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The Debt

Sen. Harry Reid

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Mr. President, for the last month or 6 weeks the Vice President of the United States, Joe Biden, who served in this body for 36 years, has been assigned by the President of the United States to work with people who have been assigned by me, Senator McConnell, the minority leader in the House, and the Speaker to meet with Senator Biden to work out problems that we have facing our country with this huge debt. Senator Biden has been working very hard. There have been numerous meetings with this group of people that we assigned. Progress is being made. Whether it is enough progress remains to be seen.

The President of the United States gets up early every morning, gets an intelligence report about what is going on around the world--there are a lot of things going on around the world that he has to keep his eye on, and that is an understatement. We have had many issues come about this last month on which he has had to focus. No one can suggest in any way the President is not engaged in what is going on in the country. He is briefed at least once a day by the Vice President as to these negotiations. Following that, almost every day he meets with his advisers as to what should be the next step.

I think it is unfair to say things such as, ``Where is the President?'' I think it is fair to take a little look at history. When George Bush became President, following that time of 8 years of President Clinton, he was given reports at his desk in the White House that showed there was about a $7 trillion surplus over the next 10 years. We had developed, during the years of President Clinton, a number of procedures. One was the pay-go rules. We made sure if there was a new program that we couldn't pay for, we would take some money from another program, take the money we used for that and use it to take care of the new program. It was a time of economic vibrancy in this country that we have never seen before.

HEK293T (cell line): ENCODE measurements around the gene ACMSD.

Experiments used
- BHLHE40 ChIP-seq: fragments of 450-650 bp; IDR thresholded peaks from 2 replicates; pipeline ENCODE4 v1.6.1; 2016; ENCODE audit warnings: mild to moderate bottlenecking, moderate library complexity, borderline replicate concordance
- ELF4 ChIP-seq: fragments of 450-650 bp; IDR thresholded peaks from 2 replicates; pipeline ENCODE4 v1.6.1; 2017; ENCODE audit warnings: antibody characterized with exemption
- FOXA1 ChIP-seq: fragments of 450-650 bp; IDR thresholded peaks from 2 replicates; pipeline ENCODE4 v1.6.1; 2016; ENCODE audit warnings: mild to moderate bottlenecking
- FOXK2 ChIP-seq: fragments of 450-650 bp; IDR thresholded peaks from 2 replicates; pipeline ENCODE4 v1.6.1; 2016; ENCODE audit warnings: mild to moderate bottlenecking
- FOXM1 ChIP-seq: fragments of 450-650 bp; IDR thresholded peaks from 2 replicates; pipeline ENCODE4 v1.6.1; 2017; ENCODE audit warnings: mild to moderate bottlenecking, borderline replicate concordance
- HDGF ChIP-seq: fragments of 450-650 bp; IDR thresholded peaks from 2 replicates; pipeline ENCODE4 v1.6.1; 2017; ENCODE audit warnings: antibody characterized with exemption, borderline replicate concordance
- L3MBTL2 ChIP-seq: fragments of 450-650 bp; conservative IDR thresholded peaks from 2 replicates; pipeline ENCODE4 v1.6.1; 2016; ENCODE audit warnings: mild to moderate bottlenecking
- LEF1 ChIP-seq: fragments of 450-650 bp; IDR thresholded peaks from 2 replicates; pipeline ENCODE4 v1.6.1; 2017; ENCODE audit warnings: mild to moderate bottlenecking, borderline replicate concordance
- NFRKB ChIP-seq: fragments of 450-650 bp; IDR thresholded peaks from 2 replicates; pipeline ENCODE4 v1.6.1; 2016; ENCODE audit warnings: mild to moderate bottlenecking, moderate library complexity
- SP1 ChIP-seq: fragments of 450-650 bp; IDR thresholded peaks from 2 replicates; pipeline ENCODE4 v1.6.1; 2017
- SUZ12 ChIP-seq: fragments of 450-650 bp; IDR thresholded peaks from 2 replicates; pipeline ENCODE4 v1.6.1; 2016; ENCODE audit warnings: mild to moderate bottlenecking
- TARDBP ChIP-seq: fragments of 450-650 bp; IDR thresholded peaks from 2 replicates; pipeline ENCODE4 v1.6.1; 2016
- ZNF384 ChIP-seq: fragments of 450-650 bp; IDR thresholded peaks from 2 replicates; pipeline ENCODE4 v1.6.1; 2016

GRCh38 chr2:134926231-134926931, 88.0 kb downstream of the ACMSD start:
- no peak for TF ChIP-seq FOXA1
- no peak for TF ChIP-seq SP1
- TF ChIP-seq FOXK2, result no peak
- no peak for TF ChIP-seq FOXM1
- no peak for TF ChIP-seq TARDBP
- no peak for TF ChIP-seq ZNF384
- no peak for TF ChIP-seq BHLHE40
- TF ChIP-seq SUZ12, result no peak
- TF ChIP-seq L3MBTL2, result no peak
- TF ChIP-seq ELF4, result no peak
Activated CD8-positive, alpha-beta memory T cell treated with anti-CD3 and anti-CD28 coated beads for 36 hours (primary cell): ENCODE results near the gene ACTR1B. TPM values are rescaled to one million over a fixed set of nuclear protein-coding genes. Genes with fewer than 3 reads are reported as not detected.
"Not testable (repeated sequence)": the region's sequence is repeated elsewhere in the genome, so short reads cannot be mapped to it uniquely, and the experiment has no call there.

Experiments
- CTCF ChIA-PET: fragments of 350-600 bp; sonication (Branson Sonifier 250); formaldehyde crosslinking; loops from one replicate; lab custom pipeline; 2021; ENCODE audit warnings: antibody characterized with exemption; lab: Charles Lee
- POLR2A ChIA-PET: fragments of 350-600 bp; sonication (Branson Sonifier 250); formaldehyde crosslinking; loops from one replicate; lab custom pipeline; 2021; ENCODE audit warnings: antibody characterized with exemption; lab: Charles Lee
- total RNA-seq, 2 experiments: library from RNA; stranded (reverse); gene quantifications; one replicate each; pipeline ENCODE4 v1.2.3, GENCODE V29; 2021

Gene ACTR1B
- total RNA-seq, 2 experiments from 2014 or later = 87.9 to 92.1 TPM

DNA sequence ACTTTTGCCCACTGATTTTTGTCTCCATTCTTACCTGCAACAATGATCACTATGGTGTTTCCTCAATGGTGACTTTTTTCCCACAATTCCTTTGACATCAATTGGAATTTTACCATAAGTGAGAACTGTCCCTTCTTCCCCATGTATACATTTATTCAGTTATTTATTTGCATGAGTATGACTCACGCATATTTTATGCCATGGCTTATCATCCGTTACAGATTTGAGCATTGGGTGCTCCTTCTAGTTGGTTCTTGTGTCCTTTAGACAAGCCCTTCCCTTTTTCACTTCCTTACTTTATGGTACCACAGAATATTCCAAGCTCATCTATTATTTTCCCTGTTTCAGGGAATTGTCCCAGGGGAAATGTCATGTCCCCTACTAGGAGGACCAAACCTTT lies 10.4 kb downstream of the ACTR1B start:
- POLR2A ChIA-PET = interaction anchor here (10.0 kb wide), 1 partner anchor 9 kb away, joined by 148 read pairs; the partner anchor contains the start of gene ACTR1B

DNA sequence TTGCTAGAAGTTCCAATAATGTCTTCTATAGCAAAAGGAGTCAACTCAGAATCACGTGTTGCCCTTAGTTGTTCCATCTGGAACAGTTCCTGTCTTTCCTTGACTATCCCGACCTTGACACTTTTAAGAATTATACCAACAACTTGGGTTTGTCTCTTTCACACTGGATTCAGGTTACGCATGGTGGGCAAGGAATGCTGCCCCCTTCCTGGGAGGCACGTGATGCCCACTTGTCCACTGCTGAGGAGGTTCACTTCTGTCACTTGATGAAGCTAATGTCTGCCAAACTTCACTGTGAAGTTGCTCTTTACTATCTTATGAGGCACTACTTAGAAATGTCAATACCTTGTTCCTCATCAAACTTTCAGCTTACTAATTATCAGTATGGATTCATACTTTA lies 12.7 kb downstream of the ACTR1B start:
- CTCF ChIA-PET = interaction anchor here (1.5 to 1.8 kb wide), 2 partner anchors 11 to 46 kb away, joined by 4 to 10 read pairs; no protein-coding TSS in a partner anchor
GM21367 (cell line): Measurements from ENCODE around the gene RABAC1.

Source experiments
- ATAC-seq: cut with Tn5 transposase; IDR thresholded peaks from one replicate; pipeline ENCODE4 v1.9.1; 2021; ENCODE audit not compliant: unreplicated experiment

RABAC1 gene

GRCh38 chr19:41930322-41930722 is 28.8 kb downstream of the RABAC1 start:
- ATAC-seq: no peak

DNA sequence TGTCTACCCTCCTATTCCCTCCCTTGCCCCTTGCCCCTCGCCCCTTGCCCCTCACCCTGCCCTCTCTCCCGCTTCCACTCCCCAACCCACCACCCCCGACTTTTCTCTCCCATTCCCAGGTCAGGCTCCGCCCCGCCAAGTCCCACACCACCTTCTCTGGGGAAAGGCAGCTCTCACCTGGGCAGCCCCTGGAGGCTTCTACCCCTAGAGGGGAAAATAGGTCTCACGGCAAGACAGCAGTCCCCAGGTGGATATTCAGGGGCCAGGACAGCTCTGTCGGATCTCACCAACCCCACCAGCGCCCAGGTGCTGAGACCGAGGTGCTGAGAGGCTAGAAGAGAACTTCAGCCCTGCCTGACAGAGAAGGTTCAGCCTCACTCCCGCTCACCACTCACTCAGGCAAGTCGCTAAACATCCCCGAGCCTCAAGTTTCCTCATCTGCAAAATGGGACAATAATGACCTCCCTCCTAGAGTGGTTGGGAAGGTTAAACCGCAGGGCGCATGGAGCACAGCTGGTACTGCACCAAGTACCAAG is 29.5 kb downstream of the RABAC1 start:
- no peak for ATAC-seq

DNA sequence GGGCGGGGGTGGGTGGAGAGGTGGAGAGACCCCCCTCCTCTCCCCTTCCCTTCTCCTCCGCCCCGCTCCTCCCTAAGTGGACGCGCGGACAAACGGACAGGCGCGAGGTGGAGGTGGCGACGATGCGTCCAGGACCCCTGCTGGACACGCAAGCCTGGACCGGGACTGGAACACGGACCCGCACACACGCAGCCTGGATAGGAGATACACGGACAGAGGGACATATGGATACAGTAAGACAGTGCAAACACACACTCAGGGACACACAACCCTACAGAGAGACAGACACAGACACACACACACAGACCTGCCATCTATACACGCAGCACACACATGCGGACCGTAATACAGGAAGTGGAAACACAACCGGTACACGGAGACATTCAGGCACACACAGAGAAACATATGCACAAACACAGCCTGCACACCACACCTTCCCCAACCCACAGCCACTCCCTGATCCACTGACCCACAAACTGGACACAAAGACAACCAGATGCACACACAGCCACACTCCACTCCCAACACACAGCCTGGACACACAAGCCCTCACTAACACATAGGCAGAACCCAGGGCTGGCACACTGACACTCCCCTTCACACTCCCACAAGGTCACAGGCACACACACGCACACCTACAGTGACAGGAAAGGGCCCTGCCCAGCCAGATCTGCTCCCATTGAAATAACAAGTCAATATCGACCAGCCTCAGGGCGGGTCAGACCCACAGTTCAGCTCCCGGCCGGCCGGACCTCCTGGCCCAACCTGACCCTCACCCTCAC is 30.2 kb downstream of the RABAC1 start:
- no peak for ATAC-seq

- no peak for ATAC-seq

President Bush got rid of the pay-go rules and decided to do something unique. He decided to do everything on credit--two unfunded wars that are now approaching $2 trillion in cost, none of which is paid for, money we borrowed from Saudi Arabia and China and other countries--and then we gave President Bush's huge tax cuts that have been deemed by most all writers around America and around the country to be unfair.

Warren Buffett, who some believe is the richest man in the world, said it is unfair that he pays less taxes percentage-wise than his secretary. So this $7 trillion surplus we had over 10 years, the Bush administration wiped that out with all these wars unpaid for and all these tax and other actions that were taken.

When President Obama became President, there had been 8 million jobs lost, and he found himself in a big hole. I think one of the things we should do is stop denigrating the economy of our country. Is it vibrant and strong? Of course not, but it is improving. It is getting better--not fast enough, not good enough, but it is improving.

So I say to my friend, my counterpart, the Republican leader, who says the only place we can solve the problems of this country is just to basically cut domestic programs significantly, we know we are going to have to do a better job of balancing the budget because of the cards that were given to President Obama. We are going to be doing our very best to do that. But the one interesting point my friend failed to mention as he talked about the Bowles-Simpson debt reduction program is they said, among other things: Of course, we have to make significant cuts in domestic discretionary spending, in defense, in mandatory programs. They looked at some of the work we needed to do with entitlements. But they also said there had to be something done with revenue. My friend ignores what they said about that.

They also said; that is, Bowles-Simpson, together with the people who were on that Commission--and I made a number of appointments to that Commission--they said: Yes, we need to do some cutting, but these next few years we have to spend some money to create jobs. We hear not a word from my Republican colleagues about creating jobs.

The House of Representatives, all they do is flex their muscles on things they want to eliminate. But the one thing they do not talk about is creating jobs--not a word.

This week my Republican colleagues killed their fourth jobs bill this year. The Economic Development Administration reauthorization was commonsense legislation with a proven track record of spurring innovation and hiring by private companies because for every dollar we spent as a government, $7 came back in return from the private sector. They killed our fourth jobs bill this year. It seems Republicans don't care about putting Americans back to work. They don't even pay lip service to the issue.